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Voter Turnout Far Below Expectations

Samantha Oltman | March 6, 2013



Yesterday’s primary election attracted millions of dollars in outside spending, but it couldn’t attract Los Angeles voters’ attention.

Citywide, only 16 percent of LA voters cast ballots at the polls, according to figures from the LA City Clerk’s office.

This was far below initial expectations. According to political consultants LA School Report spoke with before the election, insiders had been projecting a 20 – 25 percent turnout rate.

The last time there was an election resembling this year’s was 2005’s primary election, when LA had an open mayoral seat, several city council positions, and three LAUSD Board seats on the ballot. Citywide turnout was 29 percent, and an average of 28 percent of voters voted in the Board races — even though the three Board races were uncontested.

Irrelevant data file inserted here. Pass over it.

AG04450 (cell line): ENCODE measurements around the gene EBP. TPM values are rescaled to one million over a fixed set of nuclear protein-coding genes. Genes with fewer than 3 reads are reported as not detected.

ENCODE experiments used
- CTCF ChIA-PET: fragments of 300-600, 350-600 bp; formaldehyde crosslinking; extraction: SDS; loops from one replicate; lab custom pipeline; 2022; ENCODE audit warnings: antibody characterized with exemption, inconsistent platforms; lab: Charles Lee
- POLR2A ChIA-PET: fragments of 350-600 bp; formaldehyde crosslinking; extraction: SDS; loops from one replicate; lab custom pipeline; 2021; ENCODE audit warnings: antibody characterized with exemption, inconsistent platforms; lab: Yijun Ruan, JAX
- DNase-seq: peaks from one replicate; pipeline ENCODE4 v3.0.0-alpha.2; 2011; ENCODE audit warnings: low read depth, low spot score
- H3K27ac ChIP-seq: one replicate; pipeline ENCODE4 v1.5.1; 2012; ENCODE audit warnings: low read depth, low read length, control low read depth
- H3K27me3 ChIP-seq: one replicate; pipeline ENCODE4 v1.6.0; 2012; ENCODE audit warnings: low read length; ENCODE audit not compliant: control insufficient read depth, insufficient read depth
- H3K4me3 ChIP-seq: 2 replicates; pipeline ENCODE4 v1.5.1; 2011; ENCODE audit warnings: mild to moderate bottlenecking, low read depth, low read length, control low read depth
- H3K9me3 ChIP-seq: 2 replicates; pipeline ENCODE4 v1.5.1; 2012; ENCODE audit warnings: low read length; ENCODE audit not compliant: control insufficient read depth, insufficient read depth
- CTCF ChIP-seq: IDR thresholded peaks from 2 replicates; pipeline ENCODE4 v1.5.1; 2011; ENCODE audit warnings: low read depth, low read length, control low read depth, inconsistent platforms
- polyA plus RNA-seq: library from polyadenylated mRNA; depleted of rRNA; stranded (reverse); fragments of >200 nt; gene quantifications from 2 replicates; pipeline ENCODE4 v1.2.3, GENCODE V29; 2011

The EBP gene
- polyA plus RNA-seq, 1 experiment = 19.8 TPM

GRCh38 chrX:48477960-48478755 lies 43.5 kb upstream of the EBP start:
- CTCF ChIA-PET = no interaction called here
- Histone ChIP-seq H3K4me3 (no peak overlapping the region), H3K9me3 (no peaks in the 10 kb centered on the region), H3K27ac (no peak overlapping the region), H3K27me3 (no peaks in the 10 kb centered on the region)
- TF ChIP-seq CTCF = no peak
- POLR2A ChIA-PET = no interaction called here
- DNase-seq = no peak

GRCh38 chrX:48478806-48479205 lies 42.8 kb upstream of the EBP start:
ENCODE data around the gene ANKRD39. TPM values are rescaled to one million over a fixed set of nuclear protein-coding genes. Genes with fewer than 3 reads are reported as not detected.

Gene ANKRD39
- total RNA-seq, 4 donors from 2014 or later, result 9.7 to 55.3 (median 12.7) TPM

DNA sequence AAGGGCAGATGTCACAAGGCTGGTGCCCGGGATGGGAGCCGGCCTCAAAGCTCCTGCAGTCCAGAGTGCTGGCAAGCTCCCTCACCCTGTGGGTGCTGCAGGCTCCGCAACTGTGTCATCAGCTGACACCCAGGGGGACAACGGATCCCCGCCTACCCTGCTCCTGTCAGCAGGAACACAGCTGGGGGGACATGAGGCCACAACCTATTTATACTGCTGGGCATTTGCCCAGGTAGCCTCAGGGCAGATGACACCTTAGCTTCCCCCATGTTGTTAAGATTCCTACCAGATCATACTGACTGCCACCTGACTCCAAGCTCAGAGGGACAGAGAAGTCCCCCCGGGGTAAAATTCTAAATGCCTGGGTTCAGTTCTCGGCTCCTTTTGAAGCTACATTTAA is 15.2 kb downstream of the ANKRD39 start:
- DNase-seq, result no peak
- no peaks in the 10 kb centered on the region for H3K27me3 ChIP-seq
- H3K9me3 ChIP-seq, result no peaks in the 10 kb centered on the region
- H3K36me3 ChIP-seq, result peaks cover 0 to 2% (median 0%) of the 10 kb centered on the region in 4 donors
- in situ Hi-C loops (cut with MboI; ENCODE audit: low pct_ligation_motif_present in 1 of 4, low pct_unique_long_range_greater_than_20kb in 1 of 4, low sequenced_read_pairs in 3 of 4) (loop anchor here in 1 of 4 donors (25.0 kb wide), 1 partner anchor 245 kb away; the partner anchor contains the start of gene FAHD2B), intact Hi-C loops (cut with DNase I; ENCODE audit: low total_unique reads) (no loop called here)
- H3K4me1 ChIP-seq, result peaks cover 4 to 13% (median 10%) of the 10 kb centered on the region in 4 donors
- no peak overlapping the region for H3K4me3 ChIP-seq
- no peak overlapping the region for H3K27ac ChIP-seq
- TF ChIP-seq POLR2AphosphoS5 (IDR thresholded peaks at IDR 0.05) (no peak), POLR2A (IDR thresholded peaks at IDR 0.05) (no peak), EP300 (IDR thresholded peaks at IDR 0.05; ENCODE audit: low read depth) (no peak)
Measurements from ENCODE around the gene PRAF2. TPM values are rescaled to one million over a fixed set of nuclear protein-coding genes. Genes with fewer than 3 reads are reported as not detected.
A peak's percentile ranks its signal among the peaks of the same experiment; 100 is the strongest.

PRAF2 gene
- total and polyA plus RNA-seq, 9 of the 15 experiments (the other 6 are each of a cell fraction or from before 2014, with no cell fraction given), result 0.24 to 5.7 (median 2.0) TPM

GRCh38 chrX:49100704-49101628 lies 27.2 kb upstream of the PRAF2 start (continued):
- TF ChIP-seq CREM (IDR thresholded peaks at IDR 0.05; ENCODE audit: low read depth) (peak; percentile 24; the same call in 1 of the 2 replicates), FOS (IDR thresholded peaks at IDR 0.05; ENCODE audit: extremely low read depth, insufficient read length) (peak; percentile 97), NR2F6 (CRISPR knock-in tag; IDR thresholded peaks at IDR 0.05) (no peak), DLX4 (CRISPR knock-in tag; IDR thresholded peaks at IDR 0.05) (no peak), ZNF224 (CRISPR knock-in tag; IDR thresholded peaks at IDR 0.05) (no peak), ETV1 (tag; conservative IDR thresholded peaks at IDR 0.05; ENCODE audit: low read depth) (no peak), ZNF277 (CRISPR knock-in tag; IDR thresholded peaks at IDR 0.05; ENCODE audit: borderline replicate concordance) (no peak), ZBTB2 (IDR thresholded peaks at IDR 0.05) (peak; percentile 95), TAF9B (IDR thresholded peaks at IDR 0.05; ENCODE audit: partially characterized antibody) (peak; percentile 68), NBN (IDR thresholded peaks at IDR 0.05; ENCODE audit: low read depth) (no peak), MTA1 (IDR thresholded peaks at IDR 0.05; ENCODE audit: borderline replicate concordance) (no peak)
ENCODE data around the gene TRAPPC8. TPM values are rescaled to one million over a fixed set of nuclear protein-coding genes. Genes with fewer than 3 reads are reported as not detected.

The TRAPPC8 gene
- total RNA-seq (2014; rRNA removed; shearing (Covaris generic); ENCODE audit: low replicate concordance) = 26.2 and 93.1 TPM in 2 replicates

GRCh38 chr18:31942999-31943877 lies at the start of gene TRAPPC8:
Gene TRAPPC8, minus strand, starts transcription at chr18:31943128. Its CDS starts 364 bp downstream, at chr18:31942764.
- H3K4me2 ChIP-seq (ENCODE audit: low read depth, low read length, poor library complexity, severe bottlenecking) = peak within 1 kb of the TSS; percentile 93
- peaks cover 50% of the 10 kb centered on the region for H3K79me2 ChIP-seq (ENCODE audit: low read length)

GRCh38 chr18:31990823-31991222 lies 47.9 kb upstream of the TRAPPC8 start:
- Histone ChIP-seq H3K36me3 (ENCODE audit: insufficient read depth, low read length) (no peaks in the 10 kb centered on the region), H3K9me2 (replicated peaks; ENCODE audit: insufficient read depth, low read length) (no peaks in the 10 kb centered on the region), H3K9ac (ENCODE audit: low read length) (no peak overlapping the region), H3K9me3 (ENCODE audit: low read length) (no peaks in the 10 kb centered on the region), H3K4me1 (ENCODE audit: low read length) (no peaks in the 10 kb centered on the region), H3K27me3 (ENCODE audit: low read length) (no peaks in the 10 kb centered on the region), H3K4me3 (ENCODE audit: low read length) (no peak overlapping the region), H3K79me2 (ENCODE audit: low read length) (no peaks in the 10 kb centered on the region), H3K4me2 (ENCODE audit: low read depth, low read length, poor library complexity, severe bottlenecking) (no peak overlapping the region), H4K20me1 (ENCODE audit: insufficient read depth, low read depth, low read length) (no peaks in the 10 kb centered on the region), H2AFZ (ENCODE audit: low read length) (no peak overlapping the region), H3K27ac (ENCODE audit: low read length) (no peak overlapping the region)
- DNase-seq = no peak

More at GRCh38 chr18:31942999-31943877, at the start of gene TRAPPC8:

That’s almost double the turnout in this year’s primary.

In the three hotly contested Los Angeles School Board races yesterday, average turnout was only 13 percent.

East LA’s District 2 race between incumbent Board President Monica Garcia and four challengers had a 13 percent turnout, and her 56 percent win avoided a runoff.

The Westside/Hollywood District 4 election between incumbent Steve Zimmer and Kate Anderson drew a slightly higher turnout — 15 percent. Zimmer bested Anderson with 52 percent of the vote.

And in District 6’s East San Fernando Valley, only 12 percent of voters cast votes for the three candidates, none of whom emerged as a clear winner.

The District 6 Board seat is headed for the runoff election in May. If yesterday’s turnout was any indication, it will take a different approach than the standard election mailers and phone banking to get more voters to the polls in the next election round.

Previous posts: Insider Predictions: Two Runoffs & A “Jump Ball”; FINAL LAUSD ELECTION RESULTS; Outside Spending Up $400K Since Friday – Nears $5 Million

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